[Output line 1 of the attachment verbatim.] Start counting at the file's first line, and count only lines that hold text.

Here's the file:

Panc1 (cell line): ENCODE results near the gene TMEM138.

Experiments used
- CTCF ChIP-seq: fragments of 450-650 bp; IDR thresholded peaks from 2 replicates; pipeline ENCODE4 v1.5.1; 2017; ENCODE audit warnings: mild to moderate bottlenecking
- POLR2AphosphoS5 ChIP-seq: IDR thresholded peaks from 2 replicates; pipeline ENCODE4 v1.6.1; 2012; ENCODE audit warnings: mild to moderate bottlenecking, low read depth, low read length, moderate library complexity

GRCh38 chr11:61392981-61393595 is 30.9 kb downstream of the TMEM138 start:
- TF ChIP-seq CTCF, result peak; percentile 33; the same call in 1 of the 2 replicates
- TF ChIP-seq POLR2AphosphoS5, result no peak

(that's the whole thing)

Panc1 (cell line): ENCODE results near the gene TMEM138.